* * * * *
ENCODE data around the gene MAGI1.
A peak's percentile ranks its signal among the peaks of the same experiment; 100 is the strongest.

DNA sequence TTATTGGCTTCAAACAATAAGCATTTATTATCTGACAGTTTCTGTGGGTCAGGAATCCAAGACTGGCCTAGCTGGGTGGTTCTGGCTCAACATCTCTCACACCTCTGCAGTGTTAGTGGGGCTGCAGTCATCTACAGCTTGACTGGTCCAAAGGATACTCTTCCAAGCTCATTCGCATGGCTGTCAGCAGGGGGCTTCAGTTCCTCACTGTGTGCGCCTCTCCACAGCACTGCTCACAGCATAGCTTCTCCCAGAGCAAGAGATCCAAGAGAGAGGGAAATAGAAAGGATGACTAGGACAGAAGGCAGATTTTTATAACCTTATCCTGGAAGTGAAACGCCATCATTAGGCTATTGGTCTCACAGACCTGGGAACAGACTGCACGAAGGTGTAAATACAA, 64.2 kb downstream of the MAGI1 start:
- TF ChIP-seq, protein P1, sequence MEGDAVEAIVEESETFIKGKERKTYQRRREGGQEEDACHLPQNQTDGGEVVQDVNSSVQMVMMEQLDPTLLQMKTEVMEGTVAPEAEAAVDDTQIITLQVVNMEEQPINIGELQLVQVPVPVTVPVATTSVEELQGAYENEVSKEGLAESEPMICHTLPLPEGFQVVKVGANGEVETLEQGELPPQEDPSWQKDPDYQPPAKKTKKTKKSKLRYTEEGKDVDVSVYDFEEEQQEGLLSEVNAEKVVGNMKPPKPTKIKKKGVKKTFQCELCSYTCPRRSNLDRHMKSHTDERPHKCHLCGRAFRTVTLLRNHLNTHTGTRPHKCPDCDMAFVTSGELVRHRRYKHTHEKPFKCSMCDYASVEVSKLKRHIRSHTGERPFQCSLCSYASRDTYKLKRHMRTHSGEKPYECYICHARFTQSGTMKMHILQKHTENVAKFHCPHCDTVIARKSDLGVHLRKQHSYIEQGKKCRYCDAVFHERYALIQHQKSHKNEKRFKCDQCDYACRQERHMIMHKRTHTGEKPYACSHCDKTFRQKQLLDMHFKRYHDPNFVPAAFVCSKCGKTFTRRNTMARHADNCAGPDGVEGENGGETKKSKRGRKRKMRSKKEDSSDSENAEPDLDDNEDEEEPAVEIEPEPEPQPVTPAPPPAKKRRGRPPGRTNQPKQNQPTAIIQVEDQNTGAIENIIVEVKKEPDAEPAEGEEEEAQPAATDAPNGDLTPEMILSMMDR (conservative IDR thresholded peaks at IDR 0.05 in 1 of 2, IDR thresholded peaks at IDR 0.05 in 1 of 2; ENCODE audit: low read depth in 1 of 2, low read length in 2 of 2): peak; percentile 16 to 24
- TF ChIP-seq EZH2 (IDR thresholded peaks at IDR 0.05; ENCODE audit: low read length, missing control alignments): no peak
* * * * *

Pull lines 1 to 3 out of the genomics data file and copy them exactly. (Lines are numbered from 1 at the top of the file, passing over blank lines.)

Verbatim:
ENCODE data around the gene MAGI1.
A peak's percentile ranks its signal among the peaks of the same experiment; 100 is the strongest.

DNA sequence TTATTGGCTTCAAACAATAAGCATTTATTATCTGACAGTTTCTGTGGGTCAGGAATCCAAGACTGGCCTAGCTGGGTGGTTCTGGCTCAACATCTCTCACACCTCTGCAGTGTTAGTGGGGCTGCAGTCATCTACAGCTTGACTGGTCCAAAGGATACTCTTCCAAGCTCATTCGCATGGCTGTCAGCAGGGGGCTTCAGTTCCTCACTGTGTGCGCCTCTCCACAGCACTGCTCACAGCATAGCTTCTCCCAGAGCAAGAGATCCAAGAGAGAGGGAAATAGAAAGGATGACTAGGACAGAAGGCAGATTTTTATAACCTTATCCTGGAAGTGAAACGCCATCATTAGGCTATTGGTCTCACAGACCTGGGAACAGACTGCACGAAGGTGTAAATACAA, 64.2 kb downstream of the MAGI1 start: